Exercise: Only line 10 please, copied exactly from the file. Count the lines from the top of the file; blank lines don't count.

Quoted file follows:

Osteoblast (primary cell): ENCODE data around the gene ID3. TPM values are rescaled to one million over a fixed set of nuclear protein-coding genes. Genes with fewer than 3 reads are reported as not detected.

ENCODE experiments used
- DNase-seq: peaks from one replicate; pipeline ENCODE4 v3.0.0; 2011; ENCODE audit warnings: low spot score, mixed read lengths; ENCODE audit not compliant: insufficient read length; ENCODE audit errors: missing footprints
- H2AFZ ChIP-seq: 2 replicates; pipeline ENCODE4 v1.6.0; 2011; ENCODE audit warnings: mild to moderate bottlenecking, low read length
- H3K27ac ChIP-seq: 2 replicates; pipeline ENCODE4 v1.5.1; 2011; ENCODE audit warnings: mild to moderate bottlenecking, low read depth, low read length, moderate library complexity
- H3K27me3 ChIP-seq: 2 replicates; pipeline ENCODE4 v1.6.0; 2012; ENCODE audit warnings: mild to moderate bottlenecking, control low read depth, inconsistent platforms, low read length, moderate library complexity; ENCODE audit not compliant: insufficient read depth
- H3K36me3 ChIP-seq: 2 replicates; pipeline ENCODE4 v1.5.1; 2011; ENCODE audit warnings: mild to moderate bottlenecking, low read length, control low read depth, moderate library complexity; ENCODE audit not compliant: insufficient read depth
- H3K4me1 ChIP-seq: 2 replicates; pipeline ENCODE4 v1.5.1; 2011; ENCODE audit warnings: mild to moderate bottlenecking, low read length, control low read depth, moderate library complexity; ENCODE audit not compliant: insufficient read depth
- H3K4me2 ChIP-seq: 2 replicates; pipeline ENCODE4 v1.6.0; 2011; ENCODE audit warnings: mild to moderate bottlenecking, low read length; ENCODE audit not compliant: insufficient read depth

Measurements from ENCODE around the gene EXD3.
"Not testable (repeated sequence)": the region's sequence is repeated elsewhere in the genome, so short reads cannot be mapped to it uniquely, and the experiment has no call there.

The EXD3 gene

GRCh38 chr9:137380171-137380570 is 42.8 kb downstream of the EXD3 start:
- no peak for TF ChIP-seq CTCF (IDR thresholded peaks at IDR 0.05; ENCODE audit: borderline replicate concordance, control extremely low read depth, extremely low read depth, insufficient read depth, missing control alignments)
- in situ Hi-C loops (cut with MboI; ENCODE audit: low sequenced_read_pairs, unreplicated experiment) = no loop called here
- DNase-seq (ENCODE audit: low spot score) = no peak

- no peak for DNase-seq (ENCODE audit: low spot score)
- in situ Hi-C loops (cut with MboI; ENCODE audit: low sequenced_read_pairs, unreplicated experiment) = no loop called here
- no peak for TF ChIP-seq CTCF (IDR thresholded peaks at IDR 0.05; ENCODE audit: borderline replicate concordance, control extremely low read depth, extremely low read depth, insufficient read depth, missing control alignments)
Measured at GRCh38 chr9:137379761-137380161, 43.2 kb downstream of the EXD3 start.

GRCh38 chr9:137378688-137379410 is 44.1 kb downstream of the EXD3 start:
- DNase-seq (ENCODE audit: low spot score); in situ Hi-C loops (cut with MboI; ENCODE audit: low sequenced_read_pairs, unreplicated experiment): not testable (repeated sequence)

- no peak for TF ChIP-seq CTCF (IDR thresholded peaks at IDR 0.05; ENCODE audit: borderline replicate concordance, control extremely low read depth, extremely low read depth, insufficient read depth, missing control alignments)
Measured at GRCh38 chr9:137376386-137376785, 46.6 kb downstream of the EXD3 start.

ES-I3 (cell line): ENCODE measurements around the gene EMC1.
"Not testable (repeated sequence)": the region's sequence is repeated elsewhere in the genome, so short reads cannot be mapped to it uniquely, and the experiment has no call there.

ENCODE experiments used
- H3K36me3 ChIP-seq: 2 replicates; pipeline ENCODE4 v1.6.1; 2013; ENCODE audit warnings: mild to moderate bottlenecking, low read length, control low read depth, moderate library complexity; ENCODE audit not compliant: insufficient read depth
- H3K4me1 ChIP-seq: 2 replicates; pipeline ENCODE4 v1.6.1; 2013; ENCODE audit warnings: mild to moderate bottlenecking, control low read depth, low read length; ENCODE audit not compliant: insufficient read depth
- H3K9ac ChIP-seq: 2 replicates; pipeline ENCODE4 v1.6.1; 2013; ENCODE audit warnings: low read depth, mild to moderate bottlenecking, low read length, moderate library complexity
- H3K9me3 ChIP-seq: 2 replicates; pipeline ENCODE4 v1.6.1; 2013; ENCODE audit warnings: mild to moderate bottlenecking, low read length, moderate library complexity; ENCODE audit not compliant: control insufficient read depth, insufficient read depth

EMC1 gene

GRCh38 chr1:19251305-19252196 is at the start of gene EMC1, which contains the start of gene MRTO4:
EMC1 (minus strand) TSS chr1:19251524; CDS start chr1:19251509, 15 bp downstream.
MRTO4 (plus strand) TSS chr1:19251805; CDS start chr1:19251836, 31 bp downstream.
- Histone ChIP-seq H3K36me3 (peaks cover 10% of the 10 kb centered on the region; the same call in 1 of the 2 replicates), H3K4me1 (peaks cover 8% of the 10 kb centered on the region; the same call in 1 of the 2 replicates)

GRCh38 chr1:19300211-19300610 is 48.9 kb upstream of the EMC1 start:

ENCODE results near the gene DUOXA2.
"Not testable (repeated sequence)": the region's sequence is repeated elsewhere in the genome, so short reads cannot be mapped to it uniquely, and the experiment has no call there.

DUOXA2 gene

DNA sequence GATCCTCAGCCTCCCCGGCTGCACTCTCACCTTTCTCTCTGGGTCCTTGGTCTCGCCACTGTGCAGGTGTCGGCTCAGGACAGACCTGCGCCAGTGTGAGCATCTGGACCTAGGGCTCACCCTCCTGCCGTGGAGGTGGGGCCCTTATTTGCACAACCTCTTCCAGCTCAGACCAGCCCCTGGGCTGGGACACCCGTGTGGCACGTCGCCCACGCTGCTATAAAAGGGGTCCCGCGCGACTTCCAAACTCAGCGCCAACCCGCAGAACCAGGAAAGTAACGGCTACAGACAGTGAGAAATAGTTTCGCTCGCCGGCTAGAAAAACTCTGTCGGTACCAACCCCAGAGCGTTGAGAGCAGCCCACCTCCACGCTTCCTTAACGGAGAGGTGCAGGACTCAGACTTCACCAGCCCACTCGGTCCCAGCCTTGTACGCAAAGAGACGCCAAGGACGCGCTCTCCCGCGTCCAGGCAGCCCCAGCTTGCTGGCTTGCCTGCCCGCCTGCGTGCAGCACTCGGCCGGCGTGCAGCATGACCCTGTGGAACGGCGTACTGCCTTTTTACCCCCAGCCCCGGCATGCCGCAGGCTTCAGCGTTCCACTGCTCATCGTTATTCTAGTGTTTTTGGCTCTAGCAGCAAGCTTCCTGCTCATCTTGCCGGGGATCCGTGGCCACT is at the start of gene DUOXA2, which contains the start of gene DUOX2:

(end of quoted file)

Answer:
Measurements from ENCODE around the gene EXD3.